23. Fleiss L, Cohen J (1973) The equivalence of weighted kappa and the intraclass correlation coefficient as measures of reliability. Educ Psychol Meas 33:613

    Article  Google Scholar 

  24. McHugh ML (2012) Interrater reliability: the kappa statistic. Biochem Med 22(3):276–282

    Article  Google Scholar 

  25. Villemure I, Aubin CE, Grimard G, Dansereau J, Labelle H (2001) Progression of vertebral and spinal three-dimensional deformities in adolescent idiopathic scoliosis: a longitudinal study. Spine (Phila Pa 1976) 26(20):2244–2250

    Article  CAS  Google Scholar 

  26. White AA 3rd (1971) Kinematics of the normal spine as related to scoliosis. J Biomech 4(5):405–411

    Article  PubMed  Google Scholar 

  27. Morrison DG, Chan A, Hill D, Parent EC, Lou EHM (2015) Correlation between Cobb angle, spinous process angle (SPA) and apical vertebrae rotation (AVR) on posteroanterior radiographs in adolescent idiopathic scoliosis (AIS). Eur Spine J 24(2):306–312

    Article  PubMed  Google Scholar 

  28. Naziri Q, Detolla J, Hayes W, Burekhovich S, Merola A, Akamnanu C et al (2018) A systematic review of all smart phone applications specifically aimed for use as a scoliosis screening tool. J Long Term Eff Med Implants 28(1):25–30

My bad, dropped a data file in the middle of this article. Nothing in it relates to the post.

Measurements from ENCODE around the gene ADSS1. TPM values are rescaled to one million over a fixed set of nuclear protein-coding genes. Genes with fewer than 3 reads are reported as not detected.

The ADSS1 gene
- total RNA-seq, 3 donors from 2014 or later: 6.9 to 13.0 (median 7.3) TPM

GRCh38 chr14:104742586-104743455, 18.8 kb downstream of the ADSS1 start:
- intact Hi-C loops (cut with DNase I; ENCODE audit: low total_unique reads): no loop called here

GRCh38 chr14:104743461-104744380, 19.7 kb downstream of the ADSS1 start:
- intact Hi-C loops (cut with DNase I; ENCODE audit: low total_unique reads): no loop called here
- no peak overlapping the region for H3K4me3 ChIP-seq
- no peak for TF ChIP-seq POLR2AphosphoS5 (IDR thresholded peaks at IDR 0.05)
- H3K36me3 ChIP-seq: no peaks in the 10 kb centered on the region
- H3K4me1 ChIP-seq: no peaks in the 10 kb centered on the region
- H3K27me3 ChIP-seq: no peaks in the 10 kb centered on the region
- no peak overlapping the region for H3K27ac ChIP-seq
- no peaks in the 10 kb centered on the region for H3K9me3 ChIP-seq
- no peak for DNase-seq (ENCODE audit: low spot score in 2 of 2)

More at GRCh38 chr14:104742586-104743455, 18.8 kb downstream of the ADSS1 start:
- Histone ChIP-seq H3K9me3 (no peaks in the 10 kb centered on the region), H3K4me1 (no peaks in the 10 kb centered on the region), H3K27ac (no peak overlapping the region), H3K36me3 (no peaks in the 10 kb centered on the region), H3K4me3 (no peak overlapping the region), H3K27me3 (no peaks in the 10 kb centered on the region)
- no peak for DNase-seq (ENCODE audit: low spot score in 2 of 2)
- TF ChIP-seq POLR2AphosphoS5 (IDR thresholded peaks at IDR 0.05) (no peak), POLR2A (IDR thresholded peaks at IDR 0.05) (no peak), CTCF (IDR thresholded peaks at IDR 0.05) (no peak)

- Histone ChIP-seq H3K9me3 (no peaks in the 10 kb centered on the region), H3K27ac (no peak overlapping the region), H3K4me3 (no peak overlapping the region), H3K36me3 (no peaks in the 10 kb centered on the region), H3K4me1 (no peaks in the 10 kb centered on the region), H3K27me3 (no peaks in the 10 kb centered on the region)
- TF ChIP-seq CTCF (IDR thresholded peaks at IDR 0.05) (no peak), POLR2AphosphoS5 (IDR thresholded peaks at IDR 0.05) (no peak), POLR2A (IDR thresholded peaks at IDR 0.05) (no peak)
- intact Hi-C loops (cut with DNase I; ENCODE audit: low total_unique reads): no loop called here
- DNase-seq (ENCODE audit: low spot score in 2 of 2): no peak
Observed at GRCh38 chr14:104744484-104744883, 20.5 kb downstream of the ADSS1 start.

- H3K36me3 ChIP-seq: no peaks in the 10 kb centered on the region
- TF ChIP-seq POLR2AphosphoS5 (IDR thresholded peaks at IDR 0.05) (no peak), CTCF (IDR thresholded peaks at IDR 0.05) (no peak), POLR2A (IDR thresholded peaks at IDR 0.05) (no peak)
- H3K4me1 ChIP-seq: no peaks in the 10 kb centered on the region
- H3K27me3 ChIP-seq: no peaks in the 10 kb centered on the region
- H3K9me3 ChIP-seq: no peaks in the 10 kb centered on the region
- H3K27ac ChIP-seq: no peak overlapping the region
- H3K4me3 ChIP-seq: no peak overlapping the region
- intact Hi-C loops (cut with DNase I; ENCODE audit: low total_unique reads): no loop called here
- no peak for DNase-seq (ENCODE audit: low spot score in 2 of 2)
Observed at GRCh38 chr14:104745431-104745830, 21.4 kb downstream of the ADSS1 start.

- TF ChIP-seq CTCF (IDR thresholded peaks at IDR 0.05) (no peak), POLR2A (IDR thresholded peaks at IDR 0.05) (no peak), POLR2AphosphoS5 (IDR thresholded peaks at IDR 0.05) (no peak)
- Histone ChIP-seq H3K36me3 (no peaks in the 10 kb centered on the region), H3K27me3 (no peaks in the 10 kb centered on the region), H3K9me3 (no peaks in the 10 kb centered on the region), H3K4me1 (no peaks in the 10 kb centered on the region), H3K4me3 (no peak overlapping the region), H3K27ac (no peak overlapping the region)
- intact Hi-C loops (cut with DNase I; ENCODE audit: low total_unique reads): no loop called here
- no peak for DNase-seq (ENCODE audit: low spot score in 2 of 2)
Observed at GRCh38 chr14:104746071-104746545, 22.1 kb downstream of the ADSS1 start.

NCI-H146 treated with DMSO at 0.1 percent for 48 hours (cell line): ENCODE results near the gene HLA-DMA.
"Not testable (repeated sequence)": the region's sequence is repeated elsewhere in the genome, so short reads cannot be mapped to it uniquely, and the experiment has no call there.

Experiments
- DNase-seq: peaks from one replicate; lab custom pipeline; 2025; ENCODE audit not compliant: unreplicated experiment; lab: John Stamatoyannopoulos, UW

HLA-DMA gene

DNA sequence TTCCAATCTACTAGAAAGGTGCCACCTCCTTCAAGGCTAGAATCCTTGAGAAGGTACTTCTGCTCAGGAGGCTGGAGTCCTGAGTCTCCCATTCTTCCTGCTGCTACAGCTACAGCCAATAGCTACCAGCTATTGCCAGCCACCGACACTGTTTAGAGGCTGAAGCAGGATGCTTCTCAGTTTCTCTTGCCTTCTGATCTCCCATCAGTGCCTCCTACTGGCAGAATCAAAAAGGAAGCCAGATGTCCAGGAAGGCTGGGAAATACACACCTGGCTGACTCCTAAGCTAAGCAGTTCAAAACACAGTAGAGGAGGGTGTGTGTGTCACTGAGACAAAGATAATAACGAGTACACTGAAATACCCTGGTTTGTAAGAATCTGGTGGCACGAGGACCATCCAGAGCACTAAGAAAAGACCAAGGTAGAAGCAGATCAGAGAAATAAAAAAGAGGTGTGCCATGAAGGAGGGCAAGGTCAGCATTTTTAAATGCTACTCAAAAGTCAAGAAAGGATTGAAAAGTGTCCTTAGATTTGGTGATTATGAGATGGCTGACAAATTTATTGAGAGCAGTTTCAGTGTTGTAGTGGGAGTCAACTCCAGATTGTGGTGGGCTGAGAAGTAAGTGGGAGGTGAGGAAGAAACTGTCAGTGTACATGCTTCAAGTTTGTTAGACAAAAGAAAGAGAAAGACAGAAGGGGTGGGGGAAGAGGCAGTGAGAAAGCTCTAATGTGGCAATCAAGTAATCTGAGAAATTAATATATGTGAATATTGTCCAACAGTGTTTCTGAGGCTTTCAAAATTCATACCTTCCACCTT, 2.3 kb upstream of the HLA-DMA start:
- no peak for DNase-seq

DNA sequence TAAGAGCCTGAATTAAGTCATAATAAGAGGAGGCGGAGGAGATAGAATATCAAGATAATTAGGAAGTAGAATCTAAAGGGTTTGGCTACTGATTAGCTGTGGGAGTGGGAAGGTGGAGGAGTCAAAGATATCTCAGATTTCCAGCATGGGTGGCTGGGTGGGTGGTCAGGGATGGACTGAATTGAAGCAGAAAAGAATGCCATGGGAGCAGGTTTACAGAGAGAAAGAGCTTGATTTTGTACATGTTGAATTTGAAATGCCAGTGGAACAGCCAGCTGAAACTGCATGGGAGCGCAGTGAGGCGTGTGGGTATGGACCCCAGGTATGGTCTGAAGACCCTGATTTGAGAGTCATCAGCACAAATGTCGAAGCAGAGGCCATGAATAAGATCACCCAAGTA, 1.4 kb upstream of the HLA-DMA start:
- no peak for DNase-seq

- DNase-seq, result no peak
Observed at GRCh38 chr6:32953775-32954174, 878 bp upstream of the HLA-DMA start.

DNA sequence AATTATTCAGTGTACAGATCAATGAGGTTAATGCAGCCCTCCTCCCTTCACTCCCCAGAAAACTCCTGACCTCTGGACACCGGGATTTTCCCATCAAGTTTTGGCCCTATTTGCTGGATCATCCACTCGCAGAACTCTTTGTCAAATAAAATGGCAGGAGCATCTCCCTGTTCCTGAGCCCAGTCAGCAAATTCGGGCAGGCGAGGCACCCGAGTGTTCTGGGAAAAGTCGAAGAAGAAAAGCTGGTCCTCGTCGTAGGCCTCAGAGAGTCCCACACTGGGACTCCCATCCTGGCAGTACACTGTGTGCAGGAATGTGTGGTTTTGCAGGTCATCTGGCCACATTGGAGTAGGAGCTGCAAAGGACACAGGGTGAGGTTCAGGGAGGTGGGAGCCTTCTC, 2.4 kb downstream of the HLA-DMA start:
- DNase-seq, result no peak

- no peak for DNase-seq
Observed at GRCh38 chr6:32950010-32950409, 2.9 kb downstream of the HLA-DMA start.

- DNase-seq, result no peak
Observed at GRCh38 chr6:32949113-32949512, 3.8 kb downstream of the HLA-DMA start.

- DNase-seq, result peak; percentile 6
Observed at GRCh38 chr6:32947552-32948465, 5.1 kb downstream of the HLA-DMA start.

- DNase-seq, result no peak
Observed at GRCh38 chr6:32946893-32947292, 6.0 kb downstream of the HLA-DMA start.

Article  PubMed  Google Scholar 

Download references

Acknowledgements

Special mention to Isabel Llorenç and to Teresa Rodríguez for their ideas and commitment to the project.

Funding

The study was approved by the Medical Ethics Committee of the institution (2017/0619).

Author information

Authors and Affiliations

Authors

Corresponding author

Correspondence to Joan Ferràs-Tarragó.

Ethics declarations

Conflict of interest

The authors declare that they have no conflict of interest.

Additional information

Publisher's Note

Springer Nature remains neutral with regard to jurisdictional claims in published maps and institutional affiliations.

Electronic supplementary material

Below is the link to the electronic supplementary material.

Supplementary material 1 (PPTX 448 kb)

Rights and permissions

Reprints and permissions

About this article

Check for updates. Verify currency and authenticity via CrossMark

Cite this article

Ferràs-Tarragó, J., Valencia, J.M.M., Belmar, P.R. et al. Cobb angle measurement with a conventional convex echography probe and a smartphone. Eur Spine J 28, 1955–1961 (2019). https://doi.org/10.1007/s00586-019-06030-0

Download citation

  • Received:

  • Revised:

  • Accepted:

  • Published:

  • Issue Date:

  • DOI: https://doi.org/10.1007/s00586-019-06030-0

Keywords

Navigation